It was “one of the best jobs that’s ever been done with respect to what this is all about,” Trump said. He was speaking in response to questions from reporters after receiving a briefing on Florence.
Trump has repeatedly asserted that his administration did a “fantastic job” in response to the disaster. Yet he has come under criticism that the response was ineffective and that the death toll would have been far lower had his administration reacted more quickly.
In a report published last month, George Washington University researchers estimated that the devastation wrought by Hurricane Maria had led to 2,975 excess deaths in the six months after the storm. The government of Puerto Rico has embraced the estimate, which the researchers arrived at by comparing the number of deaths after the hurricane to typical death rates and adjusting for a range of variables.
The Federal Emergency Management Agency itself has acknowledged that it was ill-prepared for the storm.
Trump also said that Puerto Rico “had no electricity, essentially, before the storm. And when the storm hit, that took it out entirely.”
After Hurricane Maria pummeled the island, Puerto Rico was hit by a widespread power outage without recent precedent in U.S. history. While the territory’s power utility was bankrupt before the storm — a point Trump noted on Tuesday — it is unclear on what basis the president was making his claim that the island had virtually no power.
Trump’s remarks prompted sharp retorts from congressional Democrats as well as Carmen Yulín Cruz, the mayor of San Juan, who said the president’s statement “adds insult to injury.”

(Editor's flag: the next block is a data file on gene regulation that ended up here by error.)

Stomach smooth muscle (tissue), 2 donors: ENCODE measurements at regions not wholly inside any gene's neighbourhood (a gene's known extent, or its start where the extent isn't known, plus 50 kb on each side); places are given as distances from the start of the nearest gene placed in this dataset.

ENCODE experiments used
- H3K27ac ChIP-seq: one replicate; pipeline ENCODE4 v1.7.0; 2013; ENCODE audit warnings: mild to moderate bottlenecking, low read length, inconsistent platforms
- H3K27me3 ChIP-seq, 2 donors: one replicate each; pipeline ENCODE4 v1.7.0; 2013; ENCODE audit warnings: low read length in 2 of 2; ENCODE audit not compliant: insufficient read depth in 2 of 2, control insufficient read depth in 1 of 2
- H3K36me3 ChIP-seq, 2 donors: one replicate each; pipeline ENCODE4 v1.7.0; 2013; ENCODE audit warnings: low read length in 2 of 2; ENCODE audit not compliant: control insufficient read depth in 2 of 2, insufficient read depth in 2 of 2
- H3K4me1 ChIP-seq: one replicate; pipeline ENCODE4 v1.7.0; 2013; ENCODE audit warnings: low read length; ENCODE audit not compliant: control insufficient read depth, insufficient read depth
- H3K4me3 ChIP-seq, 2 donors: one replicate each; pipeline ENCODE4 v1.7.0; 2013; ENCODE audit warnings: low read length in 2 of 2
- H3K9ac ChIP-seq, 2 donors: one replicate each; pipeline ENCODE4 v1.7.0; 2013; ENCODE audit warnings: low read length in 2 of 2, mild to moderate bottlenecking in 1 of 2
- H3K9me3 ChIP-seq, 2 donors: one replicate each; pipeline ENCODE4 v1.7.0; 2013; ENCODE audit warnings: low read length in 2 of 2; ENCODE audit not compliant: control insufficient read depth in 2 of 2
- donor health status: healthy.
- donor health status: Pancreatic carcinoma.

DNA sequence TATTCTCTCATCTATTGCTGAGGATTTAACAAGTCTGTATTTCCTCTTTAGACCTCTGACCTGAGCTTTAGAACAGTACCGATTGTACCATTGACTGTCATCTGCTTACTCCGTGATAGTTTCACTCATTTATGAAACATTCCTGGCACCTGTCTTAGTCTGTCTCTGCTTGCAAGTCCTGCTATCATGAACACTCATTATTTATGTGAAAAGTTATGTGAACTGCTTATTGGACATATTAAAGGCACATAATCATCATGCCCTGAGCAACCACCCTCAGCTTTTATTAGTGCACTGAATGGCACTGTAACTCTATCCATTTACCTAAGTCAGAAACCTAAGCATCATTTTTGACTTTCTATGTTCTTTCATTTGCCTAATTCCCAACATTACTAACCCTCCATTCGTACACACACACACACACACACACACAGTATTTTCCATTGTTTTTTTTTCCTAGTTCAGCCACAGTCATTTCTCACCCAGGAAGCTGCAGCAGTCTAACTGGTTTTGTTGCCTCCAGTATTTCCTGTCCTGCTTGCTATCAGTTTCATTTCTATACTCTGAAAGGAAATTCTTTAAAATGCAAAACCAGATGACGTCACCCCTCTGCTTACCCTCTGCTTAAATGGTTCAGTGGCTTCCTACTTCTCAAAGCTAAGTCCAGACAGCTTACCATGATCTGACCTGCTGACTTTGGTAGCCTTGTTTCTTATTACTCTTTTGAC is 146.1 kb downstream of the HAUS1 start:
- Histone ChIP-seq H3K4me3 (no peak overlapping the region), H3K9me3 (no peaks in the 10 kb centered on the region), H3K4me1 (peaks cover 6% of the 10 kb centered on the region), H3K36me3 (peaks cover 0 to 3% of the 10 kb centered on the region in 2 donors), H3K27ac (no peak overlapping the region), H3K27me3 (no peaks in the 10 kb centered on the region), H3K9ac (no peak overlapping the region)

“Success? Federal response according to Trump in Puerto Rico a success? If he thinks the death of 3,000 people [is] a success God help us all,” Cruz tweeted.
Senate Minority Leader Charles E. Schumer (D-N.Y.) called Trump’s remarks “offensive, hurtful and blatantly false” and said the deaths of nearly 3,000 people represented the “complete opposite” of success.
Earlier Tuesday, Trump declared that the government is “absolutely, totally prepared” for Hurricane Florence, which is expected to bring destructive winds and catastrophic flooding.
“We’re ready. FEMA is ready. Everybody is ready,” Trump said.
“We have everybody standing by. We hope for the best,” he said. “There’s a chance it could be a very bad one, as you’ve probably heard . . . But we are absolutely, totally prepared.”
Trump made his brief comments at Joint Base Andrews as he returned to the Washington area after a trip to Pennsylvania, where he participated in a memorial service for those who perished on Flight 93 amid the terrorist attacks of Sept. 11, 2001. Trump was responding to a reporter’s question.
Up until that point, the president had said relatively little about the hurricane, even as it started to dominate news coverage.
Later Tuesday, in the Oval Office, Trump said his administration was “as ready as anybody has ever been” and warned that the storm would be “tremendously big and tremendously wet — tremendous amount of water.”
“The safety of the American people is my absolute highest priority. We are sparing no expense,” Trump said.
He was speaking with reporters after a briefing on the hurricane by FEMA Administrator William “Brock” Long and Homeland Security Secretary Kirstjen Nielsen.
Trump added that he had spoken with the governors of Virginia and the Carolinas.
On Monday afternoon, he sent a tweet cautioning residents of the two states believed to be most at risk.
“To the incredible citizens of North Carolina, South Carolina and the entire East Coast — the storm looks very bad!” Trump said. “Please take all necessary precautions. We have already began mobilizing our assets to respond accordingly, and we are here for you!”
Trump’s remarks came on the same day that a group of nearly two dozen House and Senate Democrats as well as Sen. Bernie Sanders (I-Vt.) penned a letter asking administration officials how they plan to respond in light of the updated fatality count in Puerto Rico.
The letter to Long and Health and Human Services Secretary Alex Azar was signed by Sen. Elizabeth Warren (D-Mass.), Rep. Bill Pascrell Jr. (D-N.J.) and other lawmakers.
David Nakamura contributed to this report.